Dubai: While stock markets worldwide remained supported by improved vaccine-related prospects, the much-debated question now is how far this will quicken the world economy’s return to normalcy.
“Optimism is in the air - and for good reason,” said Luca Paolini, chief strategist at Pictet Asset Management, when giving his outlook for 2021. “Better treatments are being deployed against COVID-19 and there is a growing possibility of effective vaccines being available in a matter of months.”
While this improves the prospects for a recovery in the global economy and corporate profits, Paolini however cautions how it will still take a long time to return back to pre-pandemic normality and that 2021 will be only the start of the transition.
“Markets have begun to look through the short-term to the sunny upside of the vaccine-led recovery,” noted William Davies, Chief Investment Officer, EMEA, at Columbia Threadneedle Investments, when outlining his outlook for 2021.
“Where previously they appeared vulnerable to any spike in positive tests or hospitalisations, now they appear more sanguine.”
Economic view improves
In its latest economic outlook, the Organization for Economic Cooperation and Development (OECD) said it currently expects the global economy to build momentum over the coming two years, with real gross domestic product (GDP) growth projected to reach pre-pandemic levels by the end of 2021.
“For the first time since the pandemic began, there is now hope for a brighter future,” the OECD said earlier this week, citing progress with coronavirus vaccines.
It expects the global economy to contract 4.2 per cent in 2020, an upward revision from an estimate made in September that pointed to a 4.5 per cent fall in real GDP. It also views real GDP growth to hit 4.2 per cent in 2021 — trimmed from a September forecast of 5 per cent — and 3.7 per cent in 2022.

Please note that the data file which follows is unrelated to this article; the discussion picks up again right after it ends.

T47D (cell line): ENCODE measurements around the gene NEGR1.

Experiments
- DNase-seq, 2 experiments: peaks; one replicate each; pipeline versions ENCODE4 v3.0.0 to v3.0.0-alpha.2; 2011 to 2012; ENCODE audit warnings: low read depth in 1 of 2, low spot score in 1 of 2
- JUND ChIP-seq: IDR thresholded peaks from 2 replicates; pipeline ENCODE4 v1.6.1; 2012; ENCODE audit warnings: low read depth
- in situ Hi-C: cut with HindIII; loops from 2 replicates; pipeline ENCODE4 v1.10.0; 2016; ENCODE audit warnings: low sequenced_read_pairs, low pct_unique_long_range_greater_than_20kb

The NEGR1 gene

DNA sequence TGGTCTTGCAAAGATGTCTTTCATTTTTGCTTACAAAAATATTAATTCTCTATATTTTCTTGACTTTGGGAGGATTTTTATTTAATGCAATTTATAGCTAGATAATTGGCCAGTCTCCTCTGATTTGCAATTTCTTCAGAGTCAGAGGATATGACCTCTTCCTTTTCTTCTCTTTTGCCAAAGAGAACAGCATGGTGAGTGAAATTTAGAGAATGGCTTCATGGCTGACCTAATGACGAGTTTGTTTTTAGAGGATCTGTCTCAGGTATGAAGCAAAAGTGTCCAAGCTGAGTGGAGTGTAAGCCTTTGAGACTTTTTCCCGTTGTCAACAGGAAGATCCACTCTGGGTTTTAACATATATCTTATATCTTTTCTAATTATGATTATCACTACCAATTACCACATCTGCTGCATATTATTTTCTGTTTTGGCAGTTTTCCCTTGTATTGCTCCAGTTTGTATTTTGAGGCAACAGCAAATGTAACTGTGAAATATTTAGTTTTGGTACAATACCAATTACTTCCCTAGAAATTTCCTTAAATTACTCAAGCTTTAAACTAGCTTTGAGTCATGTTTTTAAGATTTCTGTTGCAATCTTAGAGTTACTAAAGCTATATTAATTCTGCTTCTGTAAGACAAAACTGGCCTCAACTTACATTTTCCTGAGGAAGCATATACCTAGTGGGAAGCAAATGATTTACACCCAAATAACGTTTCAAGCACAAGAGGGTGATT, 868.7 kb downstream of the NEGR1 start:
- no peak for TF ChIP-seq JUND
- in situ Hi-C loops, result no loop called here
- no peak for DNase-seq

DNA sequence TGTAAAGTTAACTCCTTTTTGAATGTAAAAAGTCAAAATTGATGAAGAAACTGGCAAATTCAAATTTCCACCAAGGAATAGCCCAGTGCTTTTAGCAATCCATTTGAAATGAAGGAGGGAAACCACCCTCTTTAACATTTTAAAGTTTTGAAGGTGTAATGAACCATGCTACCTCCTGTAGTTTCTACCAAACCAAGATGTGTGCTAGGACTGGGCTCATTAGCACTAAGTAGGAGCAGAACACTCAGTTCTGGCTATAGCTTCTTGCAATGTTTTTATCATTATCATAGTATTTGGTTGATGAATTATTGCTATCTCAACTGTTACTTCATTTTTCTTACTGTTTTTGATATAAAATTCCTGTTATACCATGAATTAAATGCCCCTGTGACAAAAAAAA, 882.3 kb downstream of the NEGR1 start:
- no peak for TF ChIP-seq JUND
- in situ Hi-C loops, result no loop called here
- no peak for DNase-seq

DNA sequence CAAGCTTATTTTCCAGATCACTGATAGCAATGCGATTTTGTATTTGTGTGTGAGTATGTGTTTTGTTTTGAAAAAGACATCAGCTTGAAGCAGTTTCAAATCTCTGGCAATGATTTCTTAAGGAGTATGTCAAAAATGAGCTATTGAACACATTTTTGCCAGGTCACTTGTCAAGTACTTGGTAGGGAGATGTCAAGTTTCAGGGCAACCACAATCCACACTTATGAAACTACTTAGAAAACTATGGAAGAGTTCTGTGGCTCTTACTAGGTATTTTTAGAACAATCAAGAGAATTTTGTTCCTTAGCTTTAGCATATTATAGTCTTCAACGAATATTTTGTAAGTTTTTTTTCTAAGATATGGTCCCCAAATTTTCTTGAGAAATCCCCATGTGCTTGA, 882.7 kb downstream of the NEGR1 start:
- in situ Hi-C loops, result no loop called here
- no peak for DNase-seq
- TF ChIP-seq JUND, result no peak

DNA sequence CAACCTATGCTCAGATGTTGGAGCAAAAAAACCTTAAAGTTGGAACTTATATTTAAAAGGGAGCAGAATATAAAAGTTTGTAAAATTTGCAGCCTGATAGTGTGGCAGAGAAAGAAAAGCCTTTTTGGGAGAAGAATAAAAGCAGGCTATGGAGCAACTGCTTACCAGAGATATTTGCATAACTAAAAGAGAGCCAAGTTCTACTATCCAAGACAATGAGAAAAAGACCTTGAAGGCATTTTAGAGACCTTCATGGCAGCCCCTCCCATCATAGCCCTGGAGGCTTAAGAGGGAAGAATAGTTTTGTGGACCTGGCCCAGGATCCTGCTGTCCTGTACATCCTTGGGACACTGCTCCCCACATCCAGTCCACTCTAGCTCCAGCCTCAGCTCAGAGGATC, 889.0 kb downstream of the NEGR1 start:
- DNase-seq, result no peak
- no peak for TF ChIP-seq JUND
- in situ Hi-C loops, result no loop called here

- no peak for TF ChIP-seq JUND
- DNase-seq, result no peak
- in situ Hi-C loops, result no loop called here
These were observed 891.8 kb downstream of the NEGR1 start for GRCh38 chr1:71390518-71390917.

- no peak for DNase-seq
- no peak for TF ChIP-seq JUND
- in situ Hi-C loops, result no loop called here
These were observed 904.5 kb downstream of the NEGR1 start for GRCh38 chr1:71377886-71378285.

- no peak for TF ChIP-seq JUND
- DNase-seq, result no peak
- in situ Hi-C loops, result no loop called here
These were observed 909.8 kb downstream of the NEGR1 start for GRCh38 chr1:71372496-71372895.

The OECD, which monitors and advises its 37 member countries on economic policy, expressed cautious optimism about the worldwide economy gaining momentum through to 2022, citing scientific progress, pharmaceutical advances, and adjustments in the behaviour of people and firms, among others, as factors likely to help keep the virus in check, allowing restrictions on mobility to be lifted progressively.
How recovery will look like
While at the start of the pandemic, economists largely forecasted economic recovery to be V-shaped, as the pandemic prolonged, economic prospects were dragged out and many of them shifted views on the potential rebound either being U-shaped or even L-shaped.
In April, Columbia Threadneedle Investments originally forecasted that the recovery would be U-shaped, while seeing the level of economic activity return back at pre-pandemic levels by the end of 2022.
“However, the strong efficacy of the drugs from Moderna et al would encourage us to believe that the recovery from the pandemic may be quicker in 2021 than we had previously anticipated,” Davies added.
“That should bring forward the economic recovery by as much as nine months, meaning we see a recovery to pre-pandemic levels by early-2022 or possibly even the end of 2021.”
Several encouraging developments in the race to deliver a safe and effective coronavirus vaccine have been announced in recent weeks, raising hopes the world could soon return to some semblance of normality.
China to drive revival
While economists worldwide view economic recovery to be uneven across countries, they are largely of the view that China was expected to account for over one-third of world economic growth in 2021, while the contribution of Europe and North America will remain smaller.
“One thing is clear: emerging markets will lead the economic recovery in 2021, propelled by China and supported by a weaker US dollar,” Paolini opined. “A recovery in the job market and record levels of household savings should lift consumer spending worldwide. Investment will also get a boost from rising profits and maintenance cycles.”
The OECD said it sees China, which started recovering earlier than its peers, recording economic growth of 1.8 per cent this year, the only economy to record economic growth in 2020. The world’s second-largest economy is to record real GDP growth of 8 per cent next year and 4.9 per cent in 2022.
By comparison, the US was expected to record an economic contraction of 3.7 per cent in 2020, before posting growth of 3.2 per cent in 2021 and 3.5 per cent in 2022. The euro area was seen reporting real GDP of 7.5 per cent contraction this year, 3.6 per cent growth in 2021 and 3.3 per cent in 2022.